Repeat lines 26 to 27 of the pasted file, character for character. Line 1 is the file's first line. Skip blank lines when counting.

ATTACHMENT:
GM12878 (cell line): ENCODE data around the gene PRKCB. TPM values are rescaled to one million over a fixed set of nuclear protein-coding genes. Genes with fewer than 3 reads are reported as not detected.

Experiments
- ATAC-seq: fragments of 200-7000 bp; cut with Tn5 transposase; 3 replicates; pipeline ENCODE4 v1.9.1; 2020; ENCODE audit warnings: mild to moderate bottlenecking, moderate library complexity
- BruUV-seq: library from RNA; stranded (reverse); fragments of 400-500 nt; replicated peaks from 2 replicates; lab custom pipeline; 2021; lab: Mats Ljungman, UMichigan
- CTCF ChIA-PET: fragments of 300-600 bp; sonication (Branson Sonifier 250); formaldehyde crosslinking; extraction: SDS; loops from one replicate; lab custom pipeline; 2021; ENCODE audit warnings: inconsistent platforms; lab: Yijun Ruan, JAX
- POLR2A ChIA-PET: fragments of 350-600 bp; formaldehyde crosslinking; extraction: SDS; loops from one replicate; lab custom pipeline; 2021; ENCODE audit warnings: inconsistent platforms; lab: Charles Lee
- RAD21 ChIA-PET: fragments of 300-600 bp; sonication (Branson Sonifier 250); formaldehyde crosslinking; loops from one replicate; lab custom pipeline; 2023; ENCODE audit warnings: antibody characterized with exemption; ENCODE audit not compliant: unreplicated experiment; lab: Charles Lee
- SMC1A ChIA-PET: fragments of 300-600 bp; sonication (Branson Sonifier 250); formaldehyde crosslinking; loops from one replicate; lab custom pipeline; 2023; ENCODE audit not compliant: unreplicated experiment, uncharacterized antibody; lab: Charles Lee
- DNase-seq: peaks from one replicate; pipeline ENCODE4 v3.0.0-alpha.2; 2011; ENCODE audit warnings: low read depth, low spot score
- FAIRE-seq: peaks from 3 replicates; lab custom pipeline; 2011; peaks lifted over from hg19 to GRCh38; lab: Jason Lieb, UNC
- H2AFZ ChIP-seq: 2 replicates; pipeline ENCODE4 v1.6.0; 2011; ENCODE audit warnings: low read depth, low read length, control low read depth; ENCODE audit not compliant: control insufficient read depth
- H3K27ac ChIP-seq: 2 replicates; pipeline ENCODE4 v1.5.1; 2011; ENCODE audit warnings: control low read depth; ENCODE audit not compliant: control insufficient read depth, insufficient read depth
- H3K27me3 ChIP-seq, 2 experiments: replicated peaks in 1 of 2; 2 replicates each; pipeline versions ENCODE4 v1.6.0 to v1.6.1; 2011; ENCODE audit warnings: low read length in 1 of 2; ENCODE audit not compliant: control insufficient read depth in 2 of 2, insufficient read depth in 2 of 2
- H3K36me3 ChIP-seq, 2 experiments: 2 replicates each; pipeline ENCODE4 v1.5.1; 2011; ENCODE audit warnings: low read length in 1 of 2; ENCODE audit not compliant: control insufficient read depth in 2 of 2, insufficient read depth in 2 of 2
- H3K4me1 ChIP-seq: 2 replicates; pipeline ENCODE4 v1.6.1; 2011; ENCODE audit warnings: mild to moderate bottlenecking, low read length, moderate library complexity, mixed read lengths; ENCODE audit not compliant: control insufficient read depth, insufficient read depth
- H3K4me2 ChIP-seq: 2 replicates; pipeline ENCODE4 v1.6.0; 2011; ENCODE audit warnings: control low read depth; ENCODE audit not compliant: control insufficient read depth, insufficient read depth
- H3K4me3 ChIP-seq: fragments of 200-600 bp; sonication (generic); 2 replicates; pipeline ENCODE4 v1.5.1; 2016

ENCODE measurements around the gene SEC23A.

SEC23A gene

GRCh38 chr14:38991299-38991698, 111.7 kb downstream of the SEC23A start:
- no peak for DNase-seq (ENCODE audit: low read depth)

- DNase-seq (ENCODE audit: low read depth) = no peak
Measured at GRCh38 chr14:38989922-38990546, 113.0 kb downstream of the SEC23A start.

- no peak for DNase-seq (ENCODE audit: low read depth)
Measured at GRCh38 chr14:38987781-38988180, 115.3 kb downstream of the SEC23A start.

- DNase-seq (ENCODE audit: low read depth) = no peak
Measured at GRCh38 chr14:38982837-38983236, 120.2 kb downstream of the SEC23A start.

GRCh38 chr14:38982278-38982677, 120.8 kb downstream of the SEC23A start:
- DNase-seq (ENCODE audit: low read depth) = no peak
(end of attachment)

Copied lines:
- DNase-seq (ENCODE audit: low read depth) = no peak
Measured at GRCh38 chr14:38982837-38983236, 120.2 kb downstream of the SEC23A start.